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Diphenylamine reduces chilling injury of green bell pepper fruit

Diphenylamine reduces chilling injury of green bell pepper fruit

Postharvest biology and technology 25(1): 41-48

ISSN/ISBN: 0925-5214

DOI: 10.1016/s0925-5214(01)00144-2

Diphenylamine (DPA), an antioxidant widely used to control superficial scald in apples stored at low temperatures, reduced the chilling-induced pitting of green bell pepper (Capsicum annuum L.) fruit in a concentration-dependent manner up to 12 mM. Treatment was effective whether applied as a 2-min dip or injected into the seed cavity prior to storing peppers at 1 degree C for 6 or 8 days followed by storage at 20 degrees C for an additional 2 days. Ethanol (5%), the solvent used to dissolve the diphenylamine, also reduced chilling injury of green bell peppers, but to a lesser extent than DPA. Changes in all of the chlorophyll fluorescence parameters were observed within 24 h following the exposure of green bell peppers to low temperatures, whereas visible manifestation of chilling injury was not observed until after the peppers had been exposed to several days of low temperatures. Diphenylamine reduced the chilling-induced decline in maximal chlorophyll fluorescence and increased the time taken for maximal chlorophyll fluorescence to occur and the size of the electron acceptor pool. If chilling injury results from oxidative stress induced by low storage temperatures, it is unlikely that chloroplasts were the site of production of active oxygen species in these green bell peppers since they were stored in the dark. The rapidity of chlorophyll fluorescence responses to low temperatures makes chlorophyll fluorescence analysis useful to distinguish between chilling-sensitive and chilling-resistant plant tissues, but does not measure the extent of chilling injury.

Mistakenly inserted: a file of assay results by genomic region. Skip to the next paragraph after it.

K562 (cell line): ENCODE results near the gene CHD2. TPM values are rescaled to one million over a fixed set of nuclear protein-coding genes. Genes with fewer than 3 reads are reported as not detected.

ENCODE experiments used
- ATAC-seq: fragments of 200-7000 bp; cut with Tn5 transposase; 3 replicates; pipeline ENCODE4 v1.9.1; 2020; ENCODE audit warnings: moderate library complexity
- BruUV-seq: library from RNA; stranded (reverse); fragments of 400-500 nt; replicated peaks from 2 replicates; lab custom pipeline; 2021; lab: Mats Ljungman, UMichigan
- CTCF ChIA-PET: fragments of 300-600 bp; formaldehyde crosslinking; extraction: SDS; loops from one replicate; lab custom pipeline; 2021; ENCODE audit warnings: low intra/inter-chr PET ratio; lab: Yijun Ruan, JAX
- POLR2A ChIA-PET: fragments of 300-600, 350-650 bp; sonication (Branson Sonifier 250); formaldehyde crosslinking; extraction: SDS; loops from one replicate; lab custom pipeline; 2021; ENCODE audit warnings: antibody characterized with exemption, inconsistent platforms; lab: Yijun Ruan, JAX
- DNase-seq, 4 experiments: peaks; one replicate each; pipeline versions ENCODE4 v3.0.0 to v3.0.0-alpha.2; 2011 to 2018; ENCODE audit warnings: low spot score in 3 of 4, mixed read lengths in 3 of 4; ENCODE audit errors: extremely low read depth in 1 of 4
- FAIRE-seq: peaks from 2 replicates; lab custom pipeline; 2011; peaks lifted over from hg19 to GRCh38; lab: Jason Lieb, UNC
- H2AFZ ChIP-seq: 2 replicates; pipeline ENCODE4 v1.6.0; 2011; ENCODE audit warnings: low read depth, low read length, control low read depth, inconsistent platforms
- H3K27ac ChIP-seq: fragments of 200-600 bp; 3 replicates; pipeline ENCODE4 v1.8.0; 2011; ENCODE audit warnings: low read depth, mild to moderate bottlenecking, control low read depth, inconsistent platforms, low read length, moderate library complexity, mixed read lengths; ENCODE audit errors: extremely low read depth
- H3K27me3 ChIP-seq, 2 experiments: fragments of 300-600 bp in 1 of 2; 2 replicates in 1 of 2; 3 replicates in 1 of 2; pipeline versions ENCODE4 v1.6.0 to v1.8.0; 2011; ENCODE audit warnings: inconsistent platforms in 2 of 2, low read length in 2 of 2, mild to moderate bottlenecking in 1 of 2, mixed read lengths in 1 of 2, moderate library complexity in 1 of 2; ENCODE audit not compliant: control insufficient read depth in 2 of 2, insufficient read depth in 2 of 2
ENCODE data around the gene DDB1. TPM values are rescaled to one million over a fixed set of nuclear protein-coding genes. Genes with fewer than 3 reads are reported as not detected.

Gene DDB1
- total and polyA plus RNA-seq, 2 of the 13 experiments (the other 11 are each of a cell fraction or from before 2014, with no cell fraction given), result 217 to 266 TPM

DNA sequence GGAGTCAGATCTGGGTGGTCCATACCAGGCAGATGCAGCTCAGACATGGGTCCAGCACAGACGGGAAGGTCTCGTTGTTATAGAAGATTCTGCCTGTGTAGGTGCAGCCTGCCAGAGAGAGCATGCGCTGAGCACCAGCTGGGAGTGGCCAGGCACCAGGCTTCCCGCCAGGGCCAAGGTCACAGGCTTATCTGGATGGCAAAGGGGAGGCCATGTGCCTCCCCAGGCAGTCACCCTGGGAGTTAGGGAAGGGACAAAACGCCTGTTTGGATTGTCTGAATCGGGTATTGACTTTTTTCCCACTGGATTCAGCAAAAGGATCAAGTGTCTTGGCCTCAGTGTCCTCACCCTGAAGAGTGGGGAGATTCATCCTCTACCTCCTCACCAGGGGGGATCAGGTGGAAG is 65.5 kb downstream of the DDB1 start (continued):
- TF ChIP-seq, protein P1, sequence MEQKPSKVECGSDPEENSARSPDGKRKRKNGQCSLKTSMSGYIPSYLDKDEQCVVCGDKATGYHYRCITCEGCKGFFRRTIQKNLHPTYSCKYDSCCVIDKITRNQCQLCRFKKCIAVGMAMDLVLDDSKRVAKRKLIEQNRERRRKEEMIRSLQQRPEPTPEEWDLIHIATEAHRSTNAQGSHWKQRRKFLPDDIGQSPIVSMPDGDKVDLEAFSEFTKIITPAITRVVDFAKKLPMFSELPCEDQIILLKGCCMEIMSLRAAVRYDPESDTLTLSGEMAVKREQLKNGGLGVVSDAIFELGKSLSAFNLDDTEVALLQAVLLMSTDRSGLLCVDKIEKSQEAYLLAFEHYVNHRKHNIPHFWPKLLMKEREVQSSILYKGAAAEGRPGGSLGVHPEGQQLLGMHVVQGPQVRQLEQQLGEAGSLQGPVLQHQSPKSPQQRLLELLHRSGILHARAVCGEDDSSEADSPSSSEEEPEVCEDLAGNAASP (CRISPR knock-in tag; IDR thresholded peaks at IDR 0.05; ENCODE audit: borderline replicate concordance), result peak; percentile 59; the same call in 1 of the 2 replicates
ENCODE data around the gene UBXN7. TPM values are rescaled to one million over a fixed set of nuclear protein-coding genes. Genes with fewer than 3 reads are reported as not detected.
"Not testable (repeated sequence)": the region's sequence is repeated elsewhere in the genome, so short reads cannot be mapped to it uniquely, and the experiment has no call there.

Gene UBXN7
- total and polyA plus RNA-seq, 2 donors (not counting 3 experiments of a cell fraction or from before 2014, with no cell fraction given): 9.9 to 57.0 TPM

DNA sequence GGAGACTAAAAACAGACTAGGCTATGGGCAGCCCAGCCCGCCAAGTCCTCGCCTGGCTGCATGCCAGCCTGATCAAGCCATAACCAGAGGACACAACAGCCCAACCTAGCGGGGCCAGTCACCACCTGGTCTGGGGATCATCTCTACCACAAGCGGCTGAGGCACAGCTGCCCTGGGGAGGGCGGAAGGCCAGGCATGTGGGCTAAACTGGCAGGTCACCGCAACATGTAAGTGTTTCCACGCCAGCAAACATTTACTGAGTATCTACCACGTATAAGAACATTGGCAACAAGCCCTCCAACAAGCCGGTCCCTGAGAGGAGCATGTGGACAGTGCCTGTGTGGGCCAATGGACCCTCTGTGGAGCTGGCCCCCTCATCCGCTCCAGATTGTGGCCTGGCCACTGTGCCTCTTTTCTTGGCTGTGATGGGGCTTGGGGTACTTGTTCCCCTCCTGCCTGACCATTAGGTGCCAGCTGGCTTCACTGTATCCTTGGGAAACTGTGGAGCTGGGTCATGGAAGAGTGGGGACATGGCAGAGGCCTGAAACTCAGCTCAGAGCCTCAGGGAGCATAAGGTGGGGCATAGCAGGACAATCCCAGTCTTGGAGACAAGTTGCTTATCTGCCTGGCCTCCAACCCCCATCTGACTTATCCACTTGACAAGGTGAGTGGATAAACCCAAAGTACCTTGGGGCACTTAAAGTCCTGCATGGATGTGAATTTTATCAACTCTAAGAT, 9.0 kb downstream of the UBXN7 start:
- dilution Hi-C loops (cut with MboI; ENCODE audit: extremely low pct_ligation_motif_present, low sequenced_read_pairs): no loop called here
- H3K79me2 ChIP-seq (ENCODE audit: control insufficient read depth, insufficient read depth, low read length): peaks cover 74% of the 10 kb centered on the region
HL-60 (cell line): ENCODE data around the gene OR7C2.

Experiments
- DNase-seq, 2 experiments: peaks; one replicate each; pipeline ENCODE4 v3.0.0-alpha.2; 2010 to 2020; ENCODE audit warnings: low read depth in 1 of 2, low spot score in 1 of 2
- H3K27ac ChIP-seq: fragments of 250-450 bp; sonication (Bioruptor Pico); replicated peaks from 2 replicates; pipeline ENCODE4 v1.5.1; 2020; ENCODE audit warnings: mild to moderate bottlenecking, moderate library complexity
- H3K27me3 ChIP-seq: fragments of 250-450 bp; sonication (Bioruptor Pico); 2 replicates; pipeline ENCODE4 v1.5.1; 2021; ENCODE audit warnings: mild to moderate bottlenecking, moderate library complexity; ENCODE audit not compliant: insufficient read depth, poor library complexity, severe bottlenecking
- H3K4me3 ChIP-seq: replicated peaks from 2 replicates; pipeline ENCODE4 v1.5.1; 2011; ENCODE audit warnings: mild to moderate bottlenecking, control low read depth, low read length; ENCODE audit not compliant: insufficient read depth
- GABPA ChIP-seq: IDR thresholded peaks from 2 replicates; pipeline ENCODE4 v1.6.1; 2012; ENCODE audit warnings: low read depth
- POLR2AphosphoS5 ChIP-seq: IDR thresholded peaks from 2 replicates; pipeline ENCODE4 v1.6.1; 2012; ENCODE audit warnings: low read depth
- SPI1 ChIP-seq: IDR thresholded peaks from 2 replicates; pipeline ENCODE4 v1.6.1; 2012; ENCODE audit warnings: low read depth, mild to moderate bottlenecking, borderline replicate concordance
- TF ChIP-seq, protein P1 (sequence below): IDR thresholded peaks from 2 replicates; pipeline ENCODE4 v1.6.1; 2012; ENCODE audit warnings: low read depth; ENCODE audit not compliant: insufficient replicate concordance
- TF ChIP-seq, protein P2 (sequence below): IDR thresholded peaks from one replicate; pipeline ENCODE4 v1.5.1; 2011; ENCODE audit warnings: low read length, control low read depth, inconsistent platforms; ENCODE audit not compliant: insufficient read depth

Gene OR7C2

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Accession: 003714461

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